Two other events have taken place which portray the Church’s commitment to migrants and refugees. In March of this year, the Papal Nuncio, that is the Pope’s representative to Great Britain, visited Napier Barracks in Folkestone, where a number of people are housed. He spent time with them. He conveyed to them both the concern and the best wishes of Pope Francis. He returned at a later date to present a Papal Blessing personally signed by the Holy Father.

In October 2021, a 3.5-metre high puppet called Amal was welcomed in Westminster Cathedral to music and dance and a great atmosphere of prayer.

In cathedrals and parish halls and holding centres, the love of God has been extended to those who are marginalised, to those who are poor, and in need, and I thank everyone involved in this wonderful work.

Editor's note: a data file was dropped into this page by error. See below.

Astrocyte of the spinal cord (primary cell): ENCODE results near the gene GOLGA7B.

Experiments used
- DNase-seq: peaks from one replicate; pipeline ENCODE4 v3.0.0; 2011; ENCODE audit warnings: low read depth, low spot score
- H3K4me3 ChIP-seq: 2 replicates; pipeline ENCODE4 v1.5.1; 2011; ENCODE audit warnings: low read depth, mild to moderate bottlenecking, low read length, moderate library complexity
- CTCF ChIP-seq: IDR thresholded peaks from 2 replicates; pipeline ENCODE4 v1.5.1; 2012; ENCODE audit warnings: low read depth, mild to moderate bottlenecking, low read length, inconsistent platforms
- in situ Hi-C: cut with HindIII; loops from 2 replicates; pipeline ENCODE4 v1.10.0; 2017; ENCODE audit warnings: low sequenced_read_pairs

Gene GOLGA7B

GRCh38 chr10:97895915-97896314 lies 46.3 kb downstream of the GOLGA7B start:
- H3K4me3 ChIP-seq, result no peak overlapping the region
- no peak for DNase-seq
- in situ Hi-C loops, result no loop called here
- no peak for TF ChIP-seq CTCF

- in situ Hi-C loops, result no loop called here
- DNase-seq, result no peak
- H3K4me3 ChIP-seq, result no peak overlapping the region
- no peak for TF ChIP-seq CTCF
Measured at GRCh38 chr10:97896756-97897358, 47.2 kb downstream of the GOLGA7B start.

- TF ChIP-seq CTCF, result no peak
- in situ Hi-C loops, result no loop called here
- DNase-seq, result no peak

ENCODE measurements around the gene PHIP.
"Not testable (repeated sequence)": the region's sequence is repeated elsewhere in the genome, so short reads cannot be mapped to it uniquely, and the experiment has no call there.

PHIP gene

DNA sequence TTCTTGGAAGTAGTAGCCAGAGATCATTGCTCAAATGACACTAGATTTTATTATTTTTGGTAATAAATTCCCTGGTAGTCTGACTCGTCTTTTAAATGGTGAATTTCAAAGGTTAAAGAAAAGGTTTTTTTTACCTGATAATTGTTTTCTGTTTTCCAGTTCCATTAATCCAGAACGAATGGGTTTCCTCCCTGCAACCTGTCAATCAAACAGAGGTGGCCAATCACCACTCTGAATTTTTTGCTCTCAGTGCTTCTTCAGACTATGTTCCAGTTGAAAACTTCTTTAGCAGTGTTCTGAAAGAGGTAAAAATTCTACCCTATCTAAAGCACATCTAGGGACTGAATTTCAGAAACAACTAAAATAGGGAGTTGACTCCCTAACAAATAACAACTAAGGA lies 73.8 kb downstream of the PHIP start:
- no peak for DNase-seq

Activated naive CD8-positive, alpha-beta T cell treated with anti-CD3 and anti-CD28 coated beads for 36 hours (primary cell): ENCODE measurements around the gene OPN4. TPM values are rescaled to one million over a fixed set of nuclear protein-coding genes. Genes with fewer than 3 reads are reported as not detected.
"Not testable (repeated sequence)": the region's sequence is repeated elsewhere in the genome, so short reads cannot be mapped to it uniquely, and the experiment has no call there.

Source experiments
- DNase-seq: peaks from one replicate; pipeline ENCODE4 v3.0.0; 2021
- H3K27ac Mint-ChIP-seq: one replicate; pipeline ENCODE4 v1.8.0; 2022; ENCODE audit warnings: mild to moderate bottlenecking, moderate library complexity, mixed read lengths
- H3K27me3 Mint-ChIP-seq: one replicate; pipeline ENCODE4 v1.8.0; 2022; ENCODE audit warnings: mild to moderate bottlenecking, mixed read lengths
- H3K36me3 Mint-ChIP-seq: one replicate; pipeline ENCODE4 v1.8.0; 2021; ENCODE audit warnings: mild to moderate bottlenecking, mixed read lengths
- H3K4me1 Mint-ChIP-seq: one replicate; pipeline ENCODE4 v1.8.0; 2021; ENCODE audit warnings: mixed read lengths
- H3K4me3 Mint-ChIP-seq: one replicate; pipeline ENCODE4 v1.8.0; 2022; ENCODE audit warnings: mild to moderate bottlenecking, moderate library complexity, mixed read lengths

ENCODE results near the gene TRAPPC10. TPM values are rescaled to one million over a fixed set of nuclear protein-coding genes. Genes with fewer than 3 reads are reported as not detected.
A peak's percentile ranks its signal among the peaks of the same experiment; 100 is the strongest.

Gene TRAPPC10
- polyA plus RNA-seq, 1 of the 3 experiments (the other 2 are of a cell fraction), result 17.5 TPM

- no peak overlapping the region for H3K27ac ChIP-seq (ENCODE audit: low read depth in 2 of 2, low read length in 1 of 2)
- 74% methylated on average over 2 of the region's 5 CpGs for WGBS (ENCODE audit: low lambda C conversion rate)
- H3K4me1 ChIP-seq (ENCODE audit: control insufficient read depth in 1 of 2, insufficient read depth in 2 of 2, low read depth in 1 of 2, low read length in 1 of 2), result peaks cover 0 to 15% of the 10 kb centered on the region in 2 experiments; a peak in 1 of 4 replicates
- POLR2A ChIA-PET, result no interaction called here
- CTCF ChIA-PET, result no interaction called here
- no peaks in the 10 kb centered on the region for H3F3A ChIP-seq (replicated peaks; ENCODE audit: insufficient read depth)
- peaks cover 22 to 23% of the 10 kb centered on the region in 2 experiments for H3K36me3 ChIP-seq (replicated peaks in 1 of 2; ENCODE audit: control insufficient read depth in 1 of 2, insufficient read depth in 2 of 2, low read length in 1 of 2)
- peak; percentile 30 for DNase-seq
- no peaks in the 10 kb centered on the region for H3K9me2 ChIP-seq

We are also grateful to those who, using their professional expertise advocate the cause of migrants and refugees, in weighty matters and in smaller but essential ways.

The love of God has been extended and migrants and refugees are receiving a welcome from God’s people and encouragement, which is much needed. It is work that must increase and must continue.

I ask you to pray and to remember migrants, refugees, displaced persons: through war, persecution, climate change and all those on the move seeking a better life.

On Sunday, 25 September, the World Day of Migrants and Refugees, may God give us all of the grace to work
together with migrants and refugees to build a better future.

Prayer

A prayer that we will build the future together with migrants and refugees…

Lord, make us bearers of hope,
so that where there is darkness, Your light may shine.
And where there is discouragement, confidence in the future may be reborn.

Lord, make us instruments of Your justice,
so that where there is exclusion, fraternity may flourish
and where there is greed, a spirit of sharing may grow.

Lord, make us builders of Your kingdom
together with migrants and refugees